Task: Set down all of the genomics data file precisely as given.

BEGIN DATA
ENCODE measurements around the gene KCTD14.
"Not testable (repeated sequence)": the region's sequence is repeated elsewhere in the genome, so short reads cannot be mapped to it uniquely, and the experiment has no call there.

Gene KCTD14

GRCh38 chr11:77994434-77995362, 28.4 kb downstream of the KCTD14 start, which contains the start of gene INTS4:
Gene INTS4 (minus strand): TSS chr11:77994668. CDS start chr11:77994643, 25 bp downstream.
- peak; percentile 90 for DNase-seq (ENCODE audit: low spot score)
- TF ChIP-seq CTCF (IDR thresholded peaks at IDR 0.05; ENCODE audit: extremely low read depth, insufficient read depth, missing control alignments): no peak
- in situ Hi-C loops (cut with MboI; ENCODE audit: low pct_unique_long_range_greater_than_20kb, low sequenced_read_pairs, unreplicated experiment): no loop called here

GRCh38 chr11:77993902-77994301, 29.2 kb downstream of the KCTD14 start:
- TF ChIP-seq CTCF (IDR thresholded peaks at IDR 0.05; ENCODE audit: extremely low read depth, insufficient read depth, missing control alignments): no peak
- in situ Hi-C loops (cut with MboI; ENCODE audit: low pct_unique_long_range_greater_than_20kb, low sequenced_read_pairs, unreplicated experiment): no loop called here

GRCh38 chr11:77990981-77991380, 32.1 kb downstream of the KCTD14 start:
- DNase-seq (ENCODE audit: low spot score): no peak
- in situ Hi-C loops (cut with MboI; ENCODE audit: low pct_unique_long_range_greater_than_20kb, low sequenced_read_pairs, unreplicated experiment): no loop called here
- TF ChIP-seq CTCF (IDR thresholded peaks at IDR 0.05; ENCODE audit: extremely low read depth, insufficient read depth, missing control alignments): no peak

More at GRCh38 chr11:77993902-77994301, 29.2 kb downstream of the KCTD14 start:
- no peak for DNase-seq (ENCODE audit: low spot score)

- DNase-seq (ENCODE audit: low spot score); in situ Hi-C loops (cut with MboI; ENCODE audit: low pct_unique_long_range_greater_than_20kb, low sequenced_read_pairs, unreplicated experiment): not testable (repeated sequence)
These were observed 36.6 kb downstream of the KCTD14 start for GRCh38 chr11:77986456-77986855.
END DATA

ENCODE measurements around the gene KCTD14.
"Not testable (repeated sequence)": the region's sequence is repeated elsewhere in the genome, so short reads cannot be mapped to it uniquely, and the experiment has no call there.

Gene KCTD14

GRCh38 chr11:77994434-77995362, 28.4 kb downstream of the KCTD14 start, which contains the start of gene INTS4:
Gene INTS4 (minus strand): TSS chr11:77994668. CDS start chr11:77994643, 25 bp downstream.
- peak; percentile 90 for DNase-seq (ENCODE audit: low spot score)
- TF ChIP-seq CTCF (IDR thresholded peaks at IDR 0.05; ENCODE audit: extremely low read depth, insufficient read depth, missing control alignments): no peak
- in situ Hi-C loops (cut with MboI; ENCODE audit: low pct_unique_long_range_greater_than_20kb, low sequenced_read_pairs, unreplicated experiment): no loop called here

GRCh38 chr11:77993902-77994301, 29.2 kb downstream of the KCTD14 start:
- TF ChIP-seq CTCF (IDR thresholded peaks at IDR 0.05; ENCODE audit: extremely low read depth, insufficient read depth, missing control alignments): no peak
- in situ Hi-C loops (cut with MboI; ENCODE audit: low pct_unique_long_range_greater_than_20kb, low sequenced_read_pairs, unreplicated experiment): no loop called here

GRCh38 chr11:77990981-77991380, 32.1 kb downstream of the KCTD14 start:
- DNase-seq (ENCODE audit: low spot score): no peak
- in situ Hi-C loops (cut with MboI; ENCODE audit: low pct_unique_long_range_greater_than_20kb, low sequenced_read_pairs, unreplicated experiment): no loop called here
- TF ChIP-seq CTCF (IDR thresholded peaks at IDR 0.05; ENCODE audit: extremely low read depth, insufficient read depth, missing control alignments): no peak

More at GRCh38 chr11:77993902-77994301, 29.2 kb downstream of the KCTD14 start:
- no peak for DNase-seq (ENCODE audit: low spot score)

- DNase-seq (ENCODE audit: low spot score); in situ Hi-C loops (cut with MboI; ENCODE audit: low pct_unique_long_range_greater_than_20kb, low sequenced_read_pairs, unreplicated experiment): not testable (repeated sequence)
These were observed 36.6 kb downstream of the KCTD14 start for GRCh38 chr11:77986456-77986855.